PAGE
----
A 14-year-old boy was arrested and faces a murder charge in Houston after an alleged egg-throwing prank sparked a chase that ended in the death of a motorist, authorities said Wednesday.
The incident began with the suspect —allegedly behind the wheel of a GMC Acadia SUV, with two other juvenile passengers inside — throwing eggs at passing cars on Tuesday afternoon, authorities said.
A driver in one of the egged cars allegedly flashed a semi-automatic handgun at the boys and chased them, officials said.
The fleeing teens drove through a red light and slammed into a Ford pickup truck, killing its female driver, Harris County Sheriff Ed Gonzalez tweeted.
The victim was identified Wednesday as Silvia Zavala, 45. She "was found with no signs of life at the scene by paramedics," deputies said.
The 14-year-old driver suffered a broken ankle and has been booked into a juvenile detention center, according to the sheriff.
Gonzalez called Zavala "totally innocent," adding that she "had just gone shopping based on some debris strewn at scene."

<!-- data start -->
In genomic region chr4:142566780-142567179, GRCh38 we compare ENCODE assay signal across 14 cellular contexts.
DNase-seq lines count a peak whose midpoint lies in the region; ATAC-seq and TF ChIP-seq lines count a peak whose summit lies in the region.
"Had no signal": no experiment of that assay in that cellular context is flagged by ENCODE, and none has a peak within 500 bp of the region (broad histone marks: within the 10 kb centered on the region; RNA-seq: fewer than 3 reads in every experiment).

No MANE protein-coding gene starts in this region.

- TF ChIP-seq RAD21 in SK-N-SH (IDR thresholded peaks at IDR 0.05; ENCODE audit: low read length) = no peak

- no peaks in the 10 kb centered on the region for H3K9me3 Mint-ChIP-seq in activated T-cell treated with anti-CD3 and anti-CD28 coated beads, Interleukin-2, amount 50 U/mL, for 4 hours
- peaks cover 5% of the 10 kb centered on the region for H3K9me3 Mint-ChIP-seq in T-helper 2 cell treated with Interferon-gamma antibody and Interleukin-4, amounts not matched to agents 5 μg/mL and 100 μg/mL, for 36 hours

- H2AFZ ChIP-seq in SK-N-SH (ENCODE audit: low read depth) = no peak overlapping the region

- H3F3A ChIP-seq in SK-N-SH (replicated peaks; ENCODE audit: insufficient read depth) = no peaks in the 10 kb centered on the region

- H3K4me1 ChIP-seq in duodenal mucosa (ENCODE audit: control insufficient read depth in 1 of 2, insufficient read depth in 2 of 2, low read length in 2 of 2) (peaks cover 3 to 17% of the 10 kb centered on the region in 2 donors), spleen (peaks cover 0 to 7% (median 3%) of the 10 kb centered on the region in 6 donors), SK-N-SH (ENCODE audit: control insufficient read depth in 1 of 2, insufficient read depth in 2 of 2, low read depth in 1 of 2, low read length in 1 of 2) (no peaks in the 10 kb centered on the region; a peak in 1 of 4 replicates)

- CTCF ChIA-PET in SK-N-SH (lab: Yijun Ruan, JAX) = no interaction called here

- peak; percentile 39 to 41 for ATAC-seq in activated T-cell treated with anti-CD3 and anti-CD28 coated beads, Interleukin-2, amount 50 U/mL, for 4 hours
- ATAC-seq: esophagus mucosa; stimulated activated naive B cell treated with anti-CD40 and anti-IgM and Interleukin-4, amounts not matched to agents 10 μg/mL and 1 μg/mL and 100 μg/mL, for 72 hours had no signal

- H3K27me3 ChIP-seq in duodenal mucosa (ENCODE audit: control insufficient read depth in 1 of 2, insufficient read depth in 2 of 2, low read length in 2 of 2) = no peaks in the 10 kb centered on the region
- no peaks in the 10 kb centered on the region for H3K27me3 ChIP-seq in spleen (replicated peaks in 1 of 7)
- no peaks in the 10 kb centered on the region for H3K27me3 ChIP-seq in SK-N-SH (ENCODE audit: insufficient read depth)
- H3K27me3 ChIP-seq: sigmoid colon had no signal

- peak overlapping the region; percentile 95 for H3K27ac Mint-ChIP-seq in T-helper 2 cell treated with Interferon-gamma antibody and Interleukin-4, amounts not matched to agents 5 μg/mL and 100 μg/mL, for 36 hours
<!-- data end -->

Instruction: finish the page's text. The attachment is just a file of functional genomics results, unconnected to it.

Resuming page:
A daughter said Zavala was a single mom who was out running errands when she killed.
"She raised us alone,” daughter Jessica Gaspar, 20, told NBC Houston affiliate KPRC. “She was a single mother, and she always taught me to stay strong and stay positive."
Gaspar said she's sympathetic to the 14-year-old suspect, but still wants him to be punished.
"I feel bad. I really do, but he took my mother's life and he has to pay for what he did," she said.
The motorist who gave chase to the teens was driving a tan 1970s Lincoln Continental with a white leather top did not stop at the scene of the crash, deputies said.
"The driver of the vehicle that was chasing him has been identified & efforts are being made to interview him," Gonzalez tweeted.
Sean Teare, chief of the Harris County’s DA’s Office Vehicular Crimes Unit, told KPRC that he'll present a case against the Lincoln's driver to the grand jury.
“They would be under the failure to stop and render aid resulting in death, which is a second-degree felony,” Teare said.
In the state of Texas, suspects 17 and older are considered adults. A murder suspect can be tried as young as 14 but only after a juvenile court rules that the young offender had a previous record and his or her crime warranted trial as an adult, a Harris County prosecutor said.